NFB signs Four Memorandums of Collaboration with Indian Institutes of National Importance
Tuesday, 6 November 2012
Ireland-India research relations have been further strengthened by the signing of agreements between the Network of Excellence for Functional Biomaterials (NFB) at NUI Galway and four Indian institutions. Memorandums of Collaboration (MOC) have been agreed between NFB and the institutes, all four of which are instrumental in supporting the medical device and biotechnology sectors in India.
NFB, which was established with funding from Science Foundation Ireland (SFI) under the Strategic Research Cluster Programme, conducts research on biomaterials, developing technologies for use in clinical applications in the fields of orthopaedics, soft-tissue healing and neural and cardiovascular regeneration.
It will now collaborate with colleagues in: The Materials Research Centre at the Indian Institute of Science, Bangalore; the Indian Institute of Technology, Kanpur; the Indian Institute of Technology, New Delhi; and the Sree Chitra Tirunal Institute of Medical Science and Technology, Trivandrum.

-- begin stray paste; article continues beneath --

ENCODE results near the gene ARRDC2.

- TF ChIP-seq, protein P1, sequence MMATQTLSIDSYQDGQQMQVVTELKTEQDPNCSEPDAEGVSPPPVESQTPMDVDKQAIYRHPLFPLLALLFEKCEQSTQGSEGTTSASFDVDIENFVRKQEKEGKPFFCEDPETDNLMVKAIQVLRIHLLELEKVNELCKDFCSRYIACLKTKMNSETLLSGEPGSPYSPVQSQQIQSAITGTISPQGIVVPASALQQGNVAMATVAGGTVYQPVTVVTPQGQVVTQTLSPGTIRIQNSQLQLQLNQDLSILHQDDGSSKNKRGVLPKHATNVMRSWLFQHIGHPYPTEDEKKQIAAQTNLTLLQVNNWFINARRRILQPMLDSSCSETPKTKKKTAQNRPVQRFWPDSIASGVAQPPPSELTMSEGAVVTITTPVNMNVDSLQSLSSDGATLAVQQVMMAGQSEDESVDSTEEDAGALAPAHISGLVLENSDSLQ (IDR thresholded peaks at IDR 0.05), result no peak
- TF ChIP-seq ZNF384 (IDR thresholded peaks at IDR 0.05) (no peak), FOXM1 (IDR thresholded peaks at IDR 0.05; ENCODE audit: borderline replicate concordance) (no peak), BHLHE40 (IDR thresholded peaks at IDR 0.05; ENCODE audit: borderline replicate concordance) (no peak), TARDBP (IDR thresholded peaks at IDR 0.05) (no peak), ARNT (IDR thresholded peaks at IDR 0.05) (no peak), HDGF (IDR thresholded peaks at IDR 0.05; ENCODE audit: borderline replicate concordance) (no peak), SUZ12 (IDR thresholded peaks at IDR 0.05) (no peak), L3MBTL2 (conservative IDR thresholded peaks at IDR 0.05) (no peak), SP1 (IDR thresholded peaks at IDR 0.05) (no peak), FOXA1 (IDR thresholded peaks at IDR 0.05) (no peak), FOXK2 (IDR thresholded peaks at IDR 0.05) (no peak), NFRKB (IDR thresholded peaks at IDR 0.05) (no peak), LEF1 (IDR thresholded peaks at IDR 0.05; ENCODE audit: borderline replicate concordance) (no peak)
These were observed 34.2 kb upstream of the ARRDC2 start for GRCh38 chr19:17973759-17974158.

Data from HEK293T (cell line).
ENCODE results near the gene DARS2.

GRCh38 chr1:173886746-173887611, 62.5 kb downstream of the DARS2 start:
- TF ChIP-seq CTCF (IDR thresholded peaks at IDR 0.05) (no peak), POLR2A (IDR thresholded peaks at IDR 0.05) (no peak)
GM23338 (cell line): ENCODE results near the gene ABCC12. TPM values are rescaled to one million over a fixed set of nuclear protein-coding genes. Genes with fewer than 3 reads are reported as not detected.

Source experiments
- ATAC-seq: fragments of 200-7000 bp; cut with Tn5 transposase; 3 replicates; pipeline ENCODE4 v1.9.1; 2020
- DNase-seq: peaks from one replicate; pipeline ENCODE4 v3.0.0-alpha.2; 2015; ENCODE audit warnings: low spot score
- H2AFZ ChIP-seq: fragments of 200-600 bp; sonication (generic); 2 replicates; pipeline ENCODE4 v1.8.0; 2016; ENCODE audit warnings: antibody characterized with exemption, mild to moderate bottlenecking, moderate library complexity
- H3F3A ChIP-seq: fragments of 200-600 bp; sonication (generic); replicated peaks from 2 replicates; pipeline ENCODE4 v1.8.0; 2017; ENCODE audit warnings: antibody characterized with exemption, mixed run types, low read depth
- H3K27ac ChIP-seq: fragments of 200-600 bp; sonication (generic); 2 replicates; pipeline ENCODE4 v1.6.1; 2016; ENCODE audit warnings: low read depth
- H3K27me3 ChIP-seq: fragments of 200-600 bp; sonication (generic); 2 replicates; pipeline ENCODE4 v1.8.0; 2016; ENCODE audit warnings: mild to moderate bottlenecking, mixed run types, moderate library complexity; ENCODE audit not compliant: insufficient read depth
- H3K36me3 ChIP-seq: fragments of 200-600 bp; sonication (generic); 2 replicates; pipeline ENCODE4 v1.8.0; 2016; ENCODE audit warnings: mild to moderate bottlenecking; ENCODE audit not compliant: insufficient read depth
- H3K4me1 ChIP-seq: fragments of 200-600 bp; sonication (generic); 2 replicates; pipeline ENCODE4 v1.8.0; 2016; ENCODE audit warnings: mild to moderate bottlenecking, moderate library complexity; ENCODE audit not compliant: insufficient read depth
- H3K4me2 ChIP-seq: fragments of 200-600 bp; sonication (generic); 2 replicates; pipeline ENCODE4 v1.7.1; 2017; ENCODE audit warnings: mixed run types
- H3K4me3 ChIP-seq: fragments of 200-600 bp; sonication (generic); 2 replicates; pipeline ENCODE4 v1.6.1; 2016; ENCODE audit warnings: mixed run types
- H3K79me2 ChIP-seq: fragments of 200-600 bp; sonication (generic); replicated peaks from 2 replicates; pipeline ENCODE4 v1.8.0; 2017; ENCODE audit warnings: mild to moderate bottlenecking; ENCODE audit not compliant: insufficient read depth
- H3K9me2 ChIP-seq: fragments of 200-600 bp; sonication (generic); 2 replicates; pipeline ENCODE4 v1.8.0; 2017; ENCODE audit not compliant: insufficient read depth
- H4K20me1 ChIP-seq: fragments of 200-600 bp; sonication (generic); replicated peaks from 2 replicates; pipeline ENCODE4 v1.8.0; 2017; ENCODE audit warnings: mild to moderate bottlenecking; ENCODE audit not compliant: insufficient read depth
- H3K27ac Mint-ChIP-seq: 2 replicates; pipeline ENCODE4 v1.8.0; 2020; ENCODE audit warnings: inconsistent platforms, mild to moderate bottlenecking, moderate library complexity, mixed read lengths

The four institutes are part of the ‘Institutes of National Importance’ (INI), a status conferred by an act of Indian parliament to higher education institutes which ‘serve as pivotal players in developing highly skilled personnel within the specified region of the country/state’. INI’s receive special funding and recognition and the Indian government has awarded this status to just 39 institutions.
The MOC recognises the benefits of increased cooperation and communication within the international community of public health research and will establish a relationship which will encourage such cooperation. Professor Abhay Pandit, Director of NFB at NUI Galway said that: “The agreement with key institutes in India will facilitate the establishment of student and faculty exchanges, research collaboration and the co-development of biomaterials and tissue engineering related projects. A strong emphasis will be placed on translational activities and the commercial exploitation of the developing technologies.”
The exchange will develop stronger links with the international community and will result in the recruitment of high calibre students, as INI’s get India’s top graduates. The collaboration will also enable the leveraging of research funding through Indian funders and the involvement of the NFB will aid in creating the critical mass of biomaterials translation in Ireland.
Author: Marketing and Communications Office, NUI Galway
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